Apr. 22, 2002


by William Stafford

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Poem: "Birthdays," by William Stafford from Passwords (Harper Perennial).


A birthday is when you might not have been born
and you remember the sister you didn't have
because there was a war on. That could have been
you, so it is a happy day and your parents
tell you they are glad. You feel the air
go past. From across the river the sound
of a train comes through the window, and it's
your sister saying good-by to all the years.
Her ghost will be upstairs at bedtime
but you won't tell anybody but will send
your birthday on your breath out into the dark.

Today is Earth Day. The idea for Earth Day began in 1962, when Senator Gaylord Nelson of Wisconsin approached President Kennedy about conducting a nationwide tour to bring attention to environmental issues. In the late Sixties, Senator Nelson and others had come up with the idea of conducting a nationwide "teach-in" on environmental issues, an idea that evolved into the first Earth Day celebration on April 22, 1970.

It's the birthday of poet Louise Gluck, born in New York City (1943). She's the author of ten books of poetry, including Firstborn (1968), The Triumph of Achilles (1985), and The Wild Iris (1992), which won the Pulitzer Prize in 1993.

It's the birthday of playwright and actor Jason Miller, born in Long Island City, New York (1939). After college, he worked at various jobs in New York City while honing his craft as a playwright. He was on unemployment in 1972 just before his play That Championship Season opened on Broadway. The play, about the reunion of the members of a winning high school basketball team, went on to win a Tony Award and the 1973 Pulitzer Prize.

It's the birthday of bass player and bandleader Charles Mingus, born in Nogales, Arizona (1922). He began playing in big bands in California in the 1940s, then in 1951 moved to New York. It was during the Fifties and Sixties that he made his mark as a composer and performer, with frequent appearances in New York and in Europe. More than anyone else, he helped move the bass out of the rhythm section and into the spotlight as a solo instrument. His best-known albums include Tijuana Moods (1962) and Wonderland (1959), which includes his well-known composition "Goodbye, Porkpie Hat."

It's the birthday of the Norwegian-American novelist Ole Edvart Rölvaag, born on Dönna Island, Helgeland, Norway (1876). He left school in Norway when he was fourteen and became an expert fisherman. His parents offered him a fishing boat of his own if he would give up his plan of leaving for America. But in 1896, he immigrated to South Dakota. From there, he went on to attend St. Olaf College in Northfield, Minnesota, and stayed on at St. Olaf as a teacher of Norwegian literature. His masterpiece is the epic novel, Giants in the Earth (1927), about Norwegian immigrants pioneering on the Dakota prairies.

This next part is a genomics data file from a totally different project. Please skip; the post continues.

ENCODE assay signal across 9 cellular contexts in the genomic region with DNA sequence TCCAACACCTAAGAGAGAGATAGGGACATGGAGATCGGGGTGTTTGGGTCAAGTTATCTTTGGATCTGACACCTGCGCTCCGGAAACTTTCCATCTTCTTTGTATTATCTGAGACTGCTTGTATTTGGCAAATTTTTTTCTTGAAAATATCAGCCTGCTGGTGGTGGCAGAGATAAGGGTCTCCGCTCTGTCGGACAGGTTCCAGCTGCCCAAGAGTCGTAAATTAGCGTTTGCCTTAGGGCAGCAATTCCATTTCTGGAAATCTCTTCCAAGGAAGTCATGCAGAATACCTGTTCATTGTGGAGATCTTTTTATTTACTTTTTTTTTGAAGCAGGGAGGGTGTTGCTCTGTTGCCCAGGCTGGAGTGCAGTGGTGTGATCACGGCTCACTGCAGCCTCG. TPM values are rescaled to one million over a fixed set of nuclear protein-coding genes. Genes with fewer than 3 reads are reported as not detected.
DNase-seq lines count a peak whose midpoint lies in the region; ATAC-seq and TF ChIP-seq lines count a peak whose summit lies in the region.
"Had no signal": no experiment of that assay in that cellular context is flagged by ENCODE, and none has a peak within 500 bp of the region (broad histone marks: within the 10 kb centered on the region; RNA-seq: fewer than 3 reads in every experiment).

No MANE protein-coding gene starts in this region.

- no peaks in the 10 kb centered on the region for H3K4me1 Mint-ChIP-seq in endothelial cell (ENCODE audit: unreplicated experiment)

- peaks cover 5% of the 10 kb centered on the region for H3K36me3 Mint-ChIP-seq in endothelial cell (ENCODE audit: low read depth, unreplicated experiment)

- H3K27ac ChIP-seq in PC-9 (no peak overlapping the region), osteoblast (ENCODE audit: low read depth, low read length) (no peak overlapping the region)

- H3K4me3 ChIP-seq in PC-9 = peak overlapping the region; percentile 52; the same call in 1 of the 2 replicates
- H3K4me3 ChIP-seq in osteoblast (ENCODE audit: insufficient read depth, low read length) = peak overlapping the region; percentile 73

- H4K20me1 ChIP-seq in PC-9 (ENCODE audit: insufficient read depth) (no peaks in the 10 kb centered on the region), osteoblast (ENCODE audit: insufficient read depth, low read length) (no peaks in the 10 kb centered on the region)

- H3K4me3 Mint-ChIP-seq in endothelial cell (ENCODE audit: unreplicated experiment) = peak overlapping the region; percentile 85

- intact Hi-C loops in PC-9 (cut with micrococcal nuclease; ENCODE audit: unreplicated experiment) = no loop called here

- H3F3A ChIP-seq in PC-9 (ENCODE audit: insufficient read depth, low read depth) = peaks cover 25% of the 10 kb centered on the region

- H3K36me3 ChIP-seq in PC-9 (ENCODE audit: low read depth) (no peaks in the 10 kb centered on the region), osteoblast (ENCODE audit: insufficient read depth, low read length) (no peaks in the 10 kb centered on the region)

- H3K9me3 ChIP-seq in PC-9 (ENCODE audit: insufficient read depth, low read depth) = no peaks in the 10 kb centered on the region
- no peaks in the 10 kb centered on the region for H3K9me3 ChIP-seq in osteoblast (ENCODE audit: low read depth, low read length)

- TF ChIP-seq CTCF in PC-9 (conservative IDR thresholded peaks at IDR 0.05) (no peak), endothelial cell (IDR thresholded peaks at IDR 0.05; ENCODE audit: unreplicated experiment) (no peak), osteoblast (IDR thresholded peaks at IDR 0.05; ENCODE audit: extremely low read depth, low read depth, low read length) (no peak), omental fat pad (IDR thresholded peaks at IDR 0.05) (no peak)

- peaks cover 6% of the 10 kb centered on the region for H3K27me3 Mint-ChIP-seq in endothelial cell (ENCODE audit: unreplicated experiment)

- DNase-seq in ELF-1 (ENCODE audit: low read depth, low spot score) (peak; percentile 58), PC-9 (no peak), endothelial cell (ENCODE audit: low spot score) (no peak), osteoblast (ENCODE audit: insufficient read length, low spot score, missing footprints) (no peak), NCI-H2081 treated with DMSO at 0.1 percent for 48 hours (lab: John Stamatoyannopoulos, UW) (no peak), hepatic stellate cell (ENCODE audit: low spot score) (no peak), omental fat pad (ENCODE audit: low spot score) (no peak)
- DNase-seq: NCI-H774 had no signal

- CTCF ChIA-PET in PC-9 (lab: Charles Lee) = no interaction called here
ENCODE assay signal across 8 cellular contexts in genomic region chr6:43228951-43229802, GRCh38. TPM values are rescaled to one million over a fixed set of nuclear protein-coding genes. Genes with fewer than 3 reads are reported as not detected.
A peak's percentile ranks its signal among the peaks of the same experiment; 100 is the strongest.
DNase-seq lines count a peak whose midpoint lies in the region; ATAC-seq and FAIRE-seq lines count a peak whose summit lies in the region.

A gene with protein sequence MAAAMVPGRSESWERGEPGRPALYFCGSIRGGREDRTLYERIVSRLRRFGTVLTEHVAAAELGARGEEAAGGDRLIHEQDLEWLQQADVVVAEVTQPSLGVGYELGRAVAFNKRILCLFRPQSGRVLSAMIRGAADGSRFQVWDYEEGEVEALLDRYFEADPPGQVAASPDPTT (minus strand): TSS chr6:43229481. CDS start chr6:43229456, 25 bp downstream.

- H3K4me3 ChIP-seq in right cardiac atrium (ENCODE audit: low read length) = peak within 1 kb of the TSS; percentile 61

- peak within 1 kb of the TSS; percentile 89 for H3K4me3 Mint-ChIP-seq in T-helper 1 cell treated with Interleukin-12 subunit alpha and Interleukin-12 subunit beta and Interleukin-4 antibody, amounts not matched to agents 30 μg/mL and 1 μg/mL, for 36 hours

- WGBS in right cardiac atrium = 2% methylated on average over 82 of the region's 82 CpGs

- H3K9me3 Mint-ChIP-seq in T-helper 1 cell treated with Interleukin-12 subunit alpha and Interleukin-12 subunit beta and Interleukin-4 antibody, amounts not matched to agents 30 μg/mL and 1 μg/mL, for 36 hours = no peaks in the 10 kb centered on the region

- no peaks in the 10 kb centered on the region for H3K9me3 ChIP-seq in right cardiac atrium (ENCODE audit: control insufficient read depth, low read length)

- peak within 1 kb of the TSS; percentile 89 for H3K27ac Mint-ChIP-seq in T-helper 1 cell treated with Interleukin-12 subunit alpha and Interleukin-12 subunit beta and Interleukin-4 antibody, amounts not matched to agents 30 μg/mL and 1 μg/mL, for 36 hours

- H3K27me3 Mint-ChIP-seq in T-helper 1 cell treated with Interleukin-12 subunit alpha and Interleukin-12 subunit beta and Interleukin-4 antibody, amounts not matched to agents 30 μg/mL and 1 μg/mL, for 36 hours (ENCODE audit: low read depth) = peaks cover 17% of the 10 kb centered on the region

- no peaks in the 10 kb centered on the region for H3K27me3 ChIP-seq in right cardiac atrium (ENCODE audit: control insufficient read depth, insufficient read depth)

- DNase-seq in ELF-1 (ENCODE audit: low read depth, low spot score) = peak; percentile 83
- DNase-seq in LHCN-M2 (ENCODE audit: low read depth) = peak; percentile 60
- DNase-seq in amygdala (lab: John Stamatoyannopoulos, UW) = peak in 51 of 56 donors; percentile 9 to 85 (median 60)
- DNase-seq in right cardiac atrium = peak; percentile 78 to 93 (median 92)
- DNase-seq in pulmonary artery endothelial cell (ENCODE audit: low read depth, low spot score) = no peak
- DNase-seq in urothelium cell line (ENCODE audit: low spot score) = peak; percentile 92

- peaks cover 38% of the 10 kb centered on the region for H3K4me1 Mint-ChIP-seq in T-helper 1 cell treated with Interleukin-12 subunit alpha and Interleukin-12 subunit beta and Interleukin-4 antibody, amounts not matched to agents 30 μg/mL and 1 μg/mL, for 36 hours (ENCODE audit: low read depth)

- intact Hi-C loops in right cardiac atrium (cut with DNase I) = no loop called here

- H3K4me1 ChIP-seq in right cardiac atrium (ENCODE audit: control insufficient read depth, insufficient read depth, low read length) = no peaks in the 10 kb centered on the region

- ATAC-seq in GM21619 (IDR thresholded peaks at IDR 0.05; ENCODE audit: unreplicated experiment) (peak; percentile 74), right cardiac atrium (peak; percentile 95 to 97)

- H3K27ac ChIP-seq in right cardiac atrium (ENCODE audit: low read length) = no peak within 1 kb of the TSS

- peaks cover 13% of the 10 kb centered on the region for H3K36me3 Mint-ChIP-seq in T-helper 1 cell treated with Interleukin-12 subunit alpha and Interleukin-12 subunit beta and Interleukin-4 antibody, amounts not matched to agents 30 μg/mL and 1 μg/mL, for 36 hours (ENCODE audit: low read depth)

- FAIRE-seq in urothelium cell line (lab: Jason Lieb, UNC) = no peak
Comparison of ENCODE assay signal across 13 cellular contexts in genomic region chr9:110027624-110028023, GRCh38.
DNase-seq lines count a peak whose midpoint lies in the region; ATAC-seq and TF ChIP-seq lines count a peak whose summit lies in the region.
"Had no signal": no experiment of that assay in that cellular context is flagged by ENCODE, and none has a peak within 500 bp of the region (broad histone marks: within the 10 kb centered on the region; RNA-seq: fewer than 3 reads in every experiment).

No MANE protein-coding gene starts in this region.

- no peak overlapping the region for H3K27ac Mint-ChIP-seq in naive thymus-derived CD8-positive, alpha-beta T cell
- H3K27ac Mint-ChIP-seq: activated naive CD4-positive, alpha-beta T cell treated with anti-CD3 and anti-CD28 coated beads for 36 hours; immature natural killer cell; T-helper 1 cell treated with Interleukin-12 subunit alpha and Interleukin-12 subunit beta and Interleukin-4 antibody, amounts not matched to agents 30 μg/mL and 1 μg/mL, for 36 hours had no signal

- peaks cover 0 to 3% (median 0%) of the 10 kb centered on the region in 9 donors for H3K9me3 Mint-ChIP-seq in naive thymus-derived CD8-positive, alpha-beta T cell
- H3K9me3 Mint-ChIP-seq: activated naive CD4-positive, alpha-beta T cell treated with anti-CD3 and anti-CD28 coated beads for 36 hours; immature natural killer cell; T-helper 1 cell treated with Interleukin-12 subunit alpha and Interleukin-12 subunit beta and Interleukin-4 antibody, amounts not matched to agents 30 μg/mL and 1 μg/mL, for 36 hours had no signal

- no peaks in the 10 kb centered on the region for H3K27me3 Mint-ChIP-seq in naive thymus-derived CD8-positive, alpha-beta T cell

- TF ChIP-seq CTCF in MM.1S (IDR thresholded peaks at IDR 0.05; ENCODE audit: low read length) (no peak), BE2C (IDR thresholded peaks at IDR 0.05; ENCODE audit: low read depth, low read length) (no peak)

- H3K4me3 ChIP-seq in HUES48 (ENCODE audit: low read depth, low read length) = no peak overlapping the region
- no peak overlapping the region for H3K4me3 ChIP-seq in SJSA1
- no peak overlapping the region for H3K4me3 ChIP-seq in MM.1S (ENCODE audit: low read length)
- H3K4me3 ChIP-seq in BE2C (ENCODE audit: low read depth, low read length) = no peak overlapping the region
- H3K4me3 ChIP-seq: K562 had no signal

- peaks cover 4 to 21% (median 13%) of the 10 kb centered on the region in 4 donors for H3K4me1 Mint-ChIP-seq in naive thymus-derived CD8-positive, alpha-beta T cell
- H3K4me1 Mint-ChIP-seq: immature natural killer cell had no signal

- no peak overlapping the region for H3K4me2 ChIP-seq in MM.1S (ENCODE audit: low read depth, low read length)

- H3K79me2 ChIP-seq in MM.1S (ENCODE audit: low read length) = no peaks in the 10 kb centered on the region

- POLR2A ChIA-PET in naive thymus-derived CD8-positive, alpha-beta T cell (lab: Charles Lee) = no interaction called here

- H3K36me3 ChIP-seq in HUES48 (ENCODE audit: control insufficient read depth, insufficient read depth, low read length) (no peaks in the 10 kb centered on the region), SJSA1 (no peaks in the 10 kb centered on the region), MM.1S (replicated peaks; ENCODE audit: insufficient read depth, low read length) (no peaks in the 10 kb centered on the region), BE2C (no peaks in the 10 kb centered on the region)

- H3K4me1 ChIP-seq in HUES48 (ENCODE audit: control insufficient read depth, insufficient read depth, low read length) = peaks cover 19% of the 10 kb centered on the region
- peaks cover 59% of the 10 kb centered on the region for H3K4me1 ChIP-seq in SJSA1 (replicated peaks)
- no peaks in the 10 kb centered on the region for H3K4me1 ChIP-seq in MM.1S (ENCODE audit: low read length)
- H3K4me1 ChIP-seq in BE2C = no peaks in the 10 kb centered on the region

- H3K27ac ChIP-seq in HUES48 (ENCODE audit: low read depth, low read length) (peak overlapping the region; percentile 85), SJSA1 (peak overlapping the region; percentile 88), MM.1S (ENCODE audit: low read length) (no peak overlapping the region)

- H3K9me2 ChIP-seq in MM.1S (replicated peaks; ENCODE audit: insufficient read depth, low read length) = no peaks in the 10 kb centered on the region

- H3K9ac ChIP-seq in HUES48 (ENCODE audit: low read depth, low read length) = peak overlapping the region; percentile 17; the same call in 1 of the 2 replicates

It's the birthday of American novelist Ellen Glasgow, born in Richmond, Virginia (1873). She grew up in an aristocratic Virginia family and was groomed to be a typical Southern belle. At seventeen, she refused her formal society debut, and instead wrote her first full-length novel. It was turned down by an agent, and she destroyed the manuscript, but she didn't give up on being a novelist. Seven years later, she published her first novel, The Descendant (1897). Her best-known novels are Barren Ground (1925), The Sheltered Life (1932) and Vein of Iron (1935). She won the Pulitzer Prize in 1942 for In This Our Life (1941).

It's the birthday of English novelist Henry Fielding, born near Glastonbury, Somerset in England (1707). He was born to a family with aristocratic connections, educated at Eton, and started his literary career writing plays. His most famous play is Tom Thumb (1730). He became well-known as a dramatist, and had written about sixteen plays, when a 1737 act of parliament banned political satire from the dramatic stage. He abandoned the theater, and was studying law when Samuel Richardson published a novel called Pamela in 1740. Fielding found the novel shocking, and was moved to counter it with a novel of his own, Joseph Andrews (1742). He followed it seven years later with his masterpiece, the comic novel Tom Jones (1749).

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